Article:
THE AYAPUA RESEARCH BOAT. PHOTO BY EARTHWATCH INSTITUTE.
Our living quarters were comfortable, the food was good (wonderful fish), and the staff was competent and kind. There was even a nurse on board who tended to a few of us with our colds and various other ailments. We had air conditioning in our rooms and in the dining room. The generator was turned off at 11 pm and back on at 6 am. The jungle was hot, humid, buggy, and we covered up and wore head nets if we were doing any of the land transects. We used very strong insect repellant which seemed to help. Maybe.
Our daily activities looked like this:
• 5:30/6:30 am – 9 am: Macaws or water birds which involved counting birds using a GPS unit while traveling in a motorized canoe.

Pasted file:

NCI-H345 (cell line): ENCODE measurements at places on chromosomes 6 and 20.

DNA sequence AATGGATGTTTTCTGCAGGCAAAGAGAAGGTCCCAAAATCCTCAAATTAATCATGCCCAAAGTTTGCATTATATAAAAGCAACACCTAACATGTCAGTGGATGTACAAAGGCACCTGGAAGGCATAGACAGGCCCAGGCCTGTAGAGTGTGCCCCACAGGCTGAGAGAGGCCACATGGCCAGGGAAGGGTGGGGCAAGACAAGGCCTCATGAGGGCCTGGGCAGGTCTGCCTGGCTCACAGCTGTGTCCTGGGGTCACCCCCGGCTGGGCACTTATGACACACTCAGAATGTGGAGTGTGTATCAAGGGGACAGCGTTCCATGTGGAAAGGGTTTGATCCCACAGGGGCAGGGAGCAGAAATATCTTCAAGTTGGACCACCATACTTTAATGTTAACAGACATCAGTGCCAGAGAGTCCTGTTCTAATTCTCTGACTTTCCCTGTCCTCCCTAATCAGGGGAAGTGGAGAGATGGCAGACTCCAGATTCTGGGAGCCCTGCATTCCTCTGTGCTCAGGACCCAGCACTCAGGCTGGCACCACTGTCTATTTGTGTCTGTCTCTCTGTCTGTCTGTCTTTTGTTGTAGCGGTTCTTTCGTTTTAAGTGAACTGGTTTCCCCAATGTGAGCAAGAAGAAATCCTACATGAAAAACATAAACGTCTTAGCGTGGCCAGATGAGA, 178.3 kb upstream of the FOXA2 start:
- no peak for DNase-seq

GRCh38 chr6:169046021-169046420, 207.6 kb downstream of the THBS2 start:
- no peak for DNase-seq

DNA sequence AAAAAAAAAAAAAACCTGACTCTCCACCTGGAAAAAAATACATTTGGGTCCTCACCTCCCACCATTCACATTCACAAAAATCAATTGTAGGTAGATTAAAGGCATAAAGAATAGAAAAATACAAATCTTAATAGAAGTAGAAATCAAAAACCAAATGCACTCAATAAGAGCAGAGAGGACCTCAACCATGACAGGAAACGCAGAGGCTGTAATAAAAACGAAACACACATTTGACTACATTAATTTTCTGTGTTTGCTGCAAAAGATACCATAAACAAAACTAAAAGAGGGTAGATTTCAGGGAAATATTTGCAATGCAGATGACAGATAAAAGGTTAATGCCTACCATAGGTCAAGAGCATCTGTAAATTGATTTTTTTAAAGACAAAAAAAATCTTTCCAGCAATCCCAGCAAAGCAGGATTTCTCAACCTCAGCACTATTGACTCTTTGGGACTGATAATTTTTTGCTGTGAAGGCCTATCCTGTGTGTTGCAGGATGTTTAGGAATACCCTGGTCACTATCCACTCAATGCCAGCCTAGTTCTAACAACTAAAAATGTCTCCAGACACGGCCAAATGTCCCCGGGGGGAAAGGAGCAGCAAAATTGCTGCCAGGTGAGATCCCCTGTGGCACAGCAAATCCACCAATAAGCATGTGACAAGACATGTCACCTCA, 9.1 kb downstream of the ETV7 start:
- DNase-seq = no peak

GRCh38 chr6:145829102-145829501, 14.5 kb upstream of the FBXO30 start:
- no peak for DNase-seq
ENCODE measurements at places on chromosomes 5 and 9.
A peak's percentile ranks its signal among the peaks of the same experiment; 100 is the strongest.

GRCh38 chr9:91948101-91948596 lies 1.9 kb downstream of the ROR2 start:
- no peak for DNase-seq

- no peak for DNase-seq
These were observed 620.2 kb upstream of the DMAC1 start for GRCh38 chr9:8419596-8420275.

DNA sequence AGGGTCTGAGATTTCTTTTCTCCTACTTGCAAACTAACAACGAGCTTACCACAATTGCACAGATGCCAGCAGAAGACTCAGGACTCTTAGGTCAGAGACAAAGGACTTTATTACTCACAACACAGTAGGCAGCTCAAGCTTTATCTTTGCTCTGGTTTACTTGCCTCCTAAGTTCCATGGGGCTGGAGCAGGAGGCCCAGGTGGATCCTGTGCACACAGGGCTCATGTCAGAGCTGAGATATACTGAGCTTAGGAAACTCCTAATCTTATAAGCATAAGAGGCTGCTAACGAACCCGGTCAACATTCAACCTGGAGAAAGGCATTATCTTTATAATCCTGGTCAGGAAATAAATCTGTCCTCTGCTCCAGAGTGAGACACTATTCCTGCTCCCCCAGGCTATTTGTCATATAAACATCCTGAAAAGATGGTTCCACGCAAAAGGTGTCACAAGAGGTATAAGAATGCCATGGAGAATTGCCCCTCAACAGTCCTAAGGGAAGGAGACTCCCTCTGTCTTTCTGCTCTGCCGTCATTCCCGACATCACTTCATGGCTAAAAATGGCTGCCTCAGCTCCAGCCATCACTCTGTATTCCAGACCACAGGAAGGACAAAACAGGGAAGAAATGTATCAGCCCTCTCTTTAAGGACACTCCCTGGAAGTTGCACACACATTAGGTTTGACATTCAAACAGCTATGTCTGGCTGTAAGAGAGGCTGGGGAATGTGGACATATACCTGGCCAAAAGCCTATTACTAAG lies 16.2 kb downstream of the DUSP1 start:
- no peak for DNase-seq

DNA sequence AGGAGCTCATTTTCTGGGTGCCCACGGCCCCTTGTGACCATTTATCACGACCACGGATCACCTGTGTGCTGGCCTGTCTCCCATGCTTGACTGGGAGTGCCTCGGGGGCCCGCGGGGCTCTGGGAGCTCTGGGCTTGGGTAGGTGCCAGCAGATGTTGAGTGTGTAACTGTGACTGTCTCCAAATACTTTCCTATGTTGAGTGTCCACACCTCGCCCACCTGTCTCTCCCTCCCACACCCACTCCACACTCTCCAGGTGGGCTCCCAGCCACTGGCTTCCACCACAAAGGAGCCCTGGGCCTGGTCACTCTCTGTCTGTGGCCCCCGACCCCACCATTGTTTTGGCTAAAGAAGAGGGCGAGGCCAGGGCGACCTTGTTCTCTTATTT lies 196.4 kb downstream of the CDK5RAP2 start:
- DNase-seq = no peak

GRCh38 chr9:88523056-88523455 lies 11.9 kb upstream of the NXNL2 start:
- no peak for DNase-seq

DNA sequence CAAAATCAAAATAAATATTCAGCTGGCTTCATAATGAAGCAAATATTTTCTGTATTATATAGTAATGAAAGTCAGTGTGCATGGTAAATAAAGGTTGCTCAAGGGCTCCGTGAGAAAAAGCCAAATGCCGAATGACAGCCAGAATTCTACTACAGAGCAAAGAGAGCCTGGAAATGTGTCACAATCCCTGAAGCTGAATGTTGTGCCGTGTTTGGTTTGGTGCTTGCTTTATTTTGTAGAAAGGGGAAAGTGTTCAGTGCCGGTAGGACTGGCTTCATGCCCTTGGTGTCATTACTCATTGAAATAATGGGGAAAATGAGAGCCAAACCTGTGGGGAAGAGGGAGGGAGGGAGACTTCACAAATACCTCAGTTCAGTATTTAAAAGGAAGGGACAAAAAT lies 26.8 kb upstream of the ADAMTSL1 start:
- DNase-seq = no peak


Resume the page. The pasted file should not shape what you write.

• 7 am-noon: Terrestrial transect in which we took a boat to an area and slowly walked in 1.5 km (about a mile) and then back out, while observing and counting terrestrial animals (mainly monkeys, some birds).
• 9:30 am – noon: Fish survey which involved going setting up a 50m net for one hour and using rods to fish. The fish were gathered, placed in buckets of water, identified, weighed and measured, and then released.
• 2-4 pm: Frog transect which involved walking on land and turning over leaf litter with sticks and watching tiny frogs hop up. These were identified, weighed and measured and then released by the frog biologists.
• 3-5 pm: Dolphin survey in a motorized boat, counting the gray and pink river dolphins. The gray dolphins liked to leap in the air; the pink dolphins didn’t.
• 4-6 pm: Macaw and waterbird survey, depending on the one that we didn’t do in the morning.
In the evenings, we had a Happy Hour, dinner, and then met to discuss the day’s results. There was also an option to participate in night projects which involved going out in a boat and counting caiman or water frogs using a giant spotlight to see them.